set.seed(1)
Auto_split <- initial_split(Auto, strata = mpg, prop = 0.5)
Auto_split
## <Analysis/Assess/Total>
## <194/198/392>

The testing and training data sets can be materialized using the testing() and training() functions respectively.

Auto_train <- training(Auto_split)
Auto_test <- testing(Auto_split)

And by looking at Auto_train and Auto_test we see that the lengths match what we expect.

Auto_train
## # A tibble: 194 × 9
##      mpg cylinders displacement horsepower weight acceleration  year origin
##    <dbl>     <dbl>        <dbl>      <dbl>  <dbl>        <dbl> <dbl>  <dbl>
##  1    15         8          350        165   3693         11.5    70      1
##  2    16         8          304        150   3433         12      70      1
##  3    14         8          440        215   4312          8.5    70      1
##  4    14         8          455        225   4425         10      70      1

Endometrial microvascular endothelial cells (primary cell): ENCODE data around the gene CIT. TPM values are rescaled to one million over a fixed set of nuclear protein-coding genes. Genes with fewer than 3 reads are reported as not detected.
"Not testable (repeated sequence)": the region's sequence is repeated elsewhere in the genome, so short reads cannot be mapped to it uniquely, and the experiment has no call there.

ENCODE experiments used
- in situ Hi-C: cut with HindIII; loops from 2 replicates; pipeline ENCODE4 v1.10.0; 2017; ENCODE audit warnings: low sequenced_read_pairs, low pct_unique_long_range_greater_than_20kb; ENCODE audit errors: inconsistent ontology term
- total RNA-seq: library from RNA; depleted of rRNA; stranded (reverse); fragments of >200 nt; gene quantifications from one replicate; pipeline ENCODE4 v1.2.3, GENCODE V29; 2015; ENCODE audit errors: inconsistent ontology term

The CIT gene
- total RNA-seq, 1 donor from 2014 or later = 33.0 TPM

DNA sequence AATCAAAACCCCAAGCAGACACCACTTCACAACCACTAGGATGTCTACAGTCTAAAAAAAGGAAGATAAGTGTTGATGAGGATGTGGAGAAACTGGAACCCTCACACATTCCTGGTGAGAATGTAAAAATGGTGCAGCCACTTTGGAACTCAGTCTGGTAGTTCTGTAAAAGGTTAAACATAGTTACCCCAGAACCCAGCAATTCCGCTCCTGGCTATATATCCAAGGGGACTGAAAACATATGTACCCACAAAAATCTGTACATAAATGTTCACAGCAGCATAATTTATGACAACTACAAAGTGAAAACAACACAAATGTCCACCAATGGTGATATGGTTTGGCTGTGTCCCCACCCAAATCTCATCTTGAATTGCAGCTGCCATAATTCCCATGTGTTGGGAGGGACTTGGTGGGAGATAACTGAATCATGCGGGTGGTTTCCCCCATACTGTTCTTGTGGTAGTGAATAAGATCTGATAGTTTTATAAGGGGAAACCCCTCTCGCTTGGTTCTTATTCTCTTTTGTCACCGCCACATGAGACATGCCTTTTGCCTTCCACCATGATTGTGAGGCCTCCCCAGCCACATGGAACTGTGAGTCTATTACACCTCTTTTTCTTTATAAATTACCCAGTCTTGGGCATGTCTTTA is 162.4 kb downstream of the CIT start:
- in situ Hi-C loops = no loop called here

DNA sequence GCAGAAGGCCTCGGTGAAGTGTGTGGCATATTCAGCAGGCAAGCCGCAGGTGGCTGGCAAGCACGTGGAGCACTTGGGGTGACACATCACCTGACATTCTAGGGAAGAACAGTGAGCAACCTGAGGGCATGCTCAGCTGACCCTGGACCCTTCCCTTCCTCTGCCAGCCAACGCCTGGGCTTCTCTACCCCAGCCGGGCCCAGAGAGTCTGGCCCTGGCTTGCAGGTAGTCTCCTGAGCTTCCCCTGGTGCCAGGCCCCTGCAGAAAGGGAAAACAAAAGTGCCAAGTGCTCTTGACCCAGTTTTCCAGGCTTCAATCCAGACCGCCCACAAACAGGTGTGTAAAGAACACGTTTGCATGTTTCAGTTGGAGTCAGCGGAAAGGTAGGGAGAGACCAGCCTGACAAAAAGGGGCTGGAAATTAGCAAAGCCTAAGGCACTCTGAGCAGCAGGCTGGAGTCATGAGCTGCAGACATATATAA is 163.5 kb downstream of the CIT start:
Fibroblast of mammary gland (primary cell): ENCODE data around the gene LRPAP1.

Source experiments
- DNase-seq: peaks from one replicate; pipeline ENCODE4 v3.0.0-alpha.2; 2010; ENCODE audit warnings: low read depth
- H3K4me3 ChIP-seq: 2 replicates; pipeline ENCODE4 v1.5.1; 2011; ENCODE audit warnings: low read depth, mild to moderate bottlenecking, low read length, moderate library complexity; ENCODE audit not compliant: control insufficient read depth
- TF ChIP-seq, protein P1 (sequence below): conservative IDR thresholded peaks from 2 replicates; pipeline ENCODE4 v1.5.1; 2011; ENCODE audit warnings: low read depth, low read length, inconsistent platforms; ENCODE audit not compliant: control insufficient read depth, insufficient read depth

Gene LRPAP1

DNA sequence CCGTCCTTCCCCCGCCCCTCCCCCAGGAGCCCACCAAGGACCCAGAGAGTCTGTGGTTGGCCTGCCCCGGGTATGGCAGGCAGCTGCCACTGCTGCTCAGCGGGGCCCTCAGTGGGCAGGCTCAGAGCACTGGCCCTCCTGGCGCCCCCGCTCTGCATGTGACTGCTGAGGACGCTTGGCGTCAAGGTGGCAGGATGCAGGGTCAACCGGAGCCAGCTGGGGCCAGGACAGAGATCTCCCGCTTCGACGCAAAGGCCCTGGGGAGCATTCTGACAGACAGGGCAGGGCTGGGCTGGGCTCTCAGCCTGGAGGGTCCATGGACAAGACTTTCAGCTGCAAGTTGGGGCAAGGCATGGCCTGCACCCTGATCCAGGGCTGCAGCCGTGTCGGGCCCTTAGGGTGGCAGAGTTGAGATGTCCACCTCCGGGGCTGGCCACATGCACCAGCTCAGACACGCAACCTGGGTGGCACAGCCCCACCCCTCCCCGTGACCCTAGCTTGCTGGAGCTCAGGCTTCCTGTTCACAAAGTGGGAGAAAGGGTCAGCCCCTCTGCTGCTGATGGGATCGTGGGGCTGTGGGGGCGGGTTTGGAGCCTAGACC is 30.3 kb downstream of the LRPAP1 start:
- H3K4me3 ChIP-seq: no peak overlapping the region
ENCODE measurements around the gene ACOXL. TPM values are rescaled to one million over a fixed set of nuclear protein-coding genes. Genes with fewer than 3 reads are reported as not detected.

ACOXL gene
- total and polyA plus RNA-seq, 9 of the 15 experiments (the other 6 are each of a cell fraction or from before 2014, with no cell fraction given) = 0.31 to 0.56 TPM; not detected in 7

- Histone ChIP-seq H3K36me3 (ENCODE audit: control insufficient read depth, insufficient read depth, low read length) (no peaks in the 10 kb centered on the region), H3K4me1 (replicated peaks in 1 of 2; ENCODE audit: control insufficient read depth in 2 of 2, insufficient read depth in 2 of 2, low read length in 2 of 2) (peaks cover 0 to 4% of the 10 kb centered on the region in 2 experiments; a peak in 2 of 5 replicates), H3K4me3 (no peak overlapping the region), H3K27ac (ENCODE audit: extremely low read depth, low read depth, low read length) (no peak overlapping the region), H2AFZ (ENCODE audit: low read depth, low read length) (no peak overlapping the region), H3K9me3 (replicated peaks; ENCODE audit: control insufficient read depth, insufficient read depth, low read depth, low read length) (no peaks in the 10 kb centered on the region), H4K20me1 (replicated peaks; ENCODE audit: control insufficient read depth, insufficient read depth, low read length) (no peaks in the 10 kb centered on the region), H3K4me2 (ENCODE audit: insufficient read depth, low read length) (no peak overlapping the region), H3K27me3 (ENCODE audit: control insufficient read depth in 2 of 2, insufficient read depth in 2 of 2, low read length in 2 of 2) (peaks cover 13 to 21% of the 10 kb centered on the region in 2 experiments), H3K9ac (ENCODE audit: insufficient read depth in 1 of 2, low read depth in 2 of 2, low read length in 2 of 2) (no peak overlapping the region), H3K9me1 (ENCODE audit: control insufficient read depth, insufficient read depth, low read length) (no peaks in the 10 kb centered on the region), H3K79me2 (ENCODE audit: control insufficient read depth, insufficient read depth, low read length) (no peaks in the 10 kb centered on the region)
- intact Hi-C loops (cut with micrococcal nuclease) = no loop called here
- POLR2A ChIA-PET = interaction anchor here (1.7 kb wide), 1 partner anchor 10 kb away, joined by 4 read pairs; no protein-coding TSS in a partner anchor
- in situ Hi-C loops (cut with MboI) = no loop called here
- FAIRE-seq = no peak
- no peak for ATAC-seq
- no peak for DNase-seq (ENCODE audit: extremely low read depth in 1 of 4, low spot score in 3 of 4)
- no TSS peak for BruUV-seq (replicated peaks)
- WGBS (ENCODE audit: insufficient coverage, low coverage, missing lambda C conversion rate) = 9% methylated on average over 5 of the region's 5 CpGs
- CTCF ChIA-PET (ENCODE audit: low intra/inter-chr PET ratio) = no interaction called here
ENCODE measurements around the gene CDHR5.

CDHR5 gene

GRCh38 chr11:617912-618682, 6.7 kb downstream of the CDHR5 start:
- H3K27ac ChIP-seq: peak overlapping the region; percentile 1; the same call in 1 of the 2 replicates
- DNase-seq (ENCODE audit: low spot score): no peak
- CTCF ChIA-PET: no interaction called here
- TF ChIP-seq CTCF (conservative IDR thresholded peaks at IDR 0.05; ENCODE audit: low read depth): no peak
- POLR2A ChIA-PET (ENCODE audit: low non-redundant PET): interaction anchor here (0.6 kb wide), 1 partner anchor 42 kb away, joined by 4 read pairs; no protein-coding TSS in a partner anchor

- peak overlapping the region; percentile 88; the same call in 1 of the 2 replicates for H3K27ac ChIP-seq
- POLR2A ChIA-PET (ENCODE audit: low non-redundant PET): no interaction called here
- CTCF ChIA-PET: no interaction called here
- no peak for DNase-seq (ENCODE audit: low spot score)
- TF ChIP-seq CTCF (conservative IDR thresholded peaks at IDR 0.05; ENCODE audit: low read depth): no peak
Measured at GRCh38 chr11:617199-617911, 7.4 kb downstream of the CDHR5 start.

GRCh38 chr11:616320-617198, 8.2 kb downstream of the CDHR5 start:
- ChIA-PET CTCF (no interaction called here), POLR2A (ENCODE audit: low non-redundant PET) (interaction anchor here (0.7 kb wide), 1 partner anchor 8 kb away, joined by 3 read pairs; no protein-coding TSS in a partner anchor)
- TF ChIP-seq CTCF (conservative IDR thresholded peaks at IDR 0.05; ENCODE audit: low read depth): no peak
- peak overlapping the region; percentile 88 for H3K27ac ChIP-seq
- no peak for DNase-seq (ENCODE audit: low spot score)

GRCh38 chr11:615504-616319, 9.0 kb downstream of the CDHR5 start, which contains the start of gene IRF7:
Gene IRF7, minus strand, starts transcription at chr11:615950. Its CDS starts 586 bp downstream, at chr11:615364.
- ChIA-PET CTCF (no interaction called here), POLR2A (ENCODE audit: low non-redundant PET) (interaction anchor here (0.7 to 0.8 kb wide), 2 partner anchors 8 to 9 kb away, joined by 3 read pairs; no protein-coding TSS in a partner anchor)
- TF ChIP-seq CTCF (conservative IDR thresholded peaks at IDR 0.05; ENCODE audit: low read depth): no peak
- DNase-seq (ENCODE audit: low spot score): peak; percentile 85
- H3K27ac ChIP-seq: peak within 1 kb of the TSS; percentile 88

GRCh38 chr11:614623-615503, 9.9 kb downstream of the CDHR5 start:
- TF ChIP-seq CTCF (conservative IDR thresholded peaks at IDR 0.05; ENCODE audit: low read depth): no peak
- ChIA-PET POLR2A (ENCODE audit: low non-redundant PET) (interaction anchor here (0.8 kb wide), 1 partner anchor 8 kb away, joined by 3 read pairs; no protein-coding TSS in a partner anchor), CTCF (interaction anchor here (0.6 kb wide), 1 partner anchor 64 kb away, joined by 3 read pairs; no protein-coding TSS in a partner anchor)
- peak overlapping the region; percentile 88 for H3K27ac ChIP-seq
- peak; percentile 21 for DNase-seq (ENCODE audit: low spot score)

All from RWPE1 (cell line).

##  5    10         8          307        200   4376         15      70      1
##  6    17         6          250        100   3329         15.5    71      1
##  7    14         8          400        175   4464         11.5    71      1
##  8    14         8          351        153   4154         13.5    71      1
##  9    14         8          318        150   4096         13      71      1
## 10    13         8          400        170   4746         12      71      1
## # … with 184 more rows, and 1 more variable: name <fct>
Auto_test
## # A tibble: 198 × 9
##      mpg cylinders displacement horsepower weight acceleration  year origin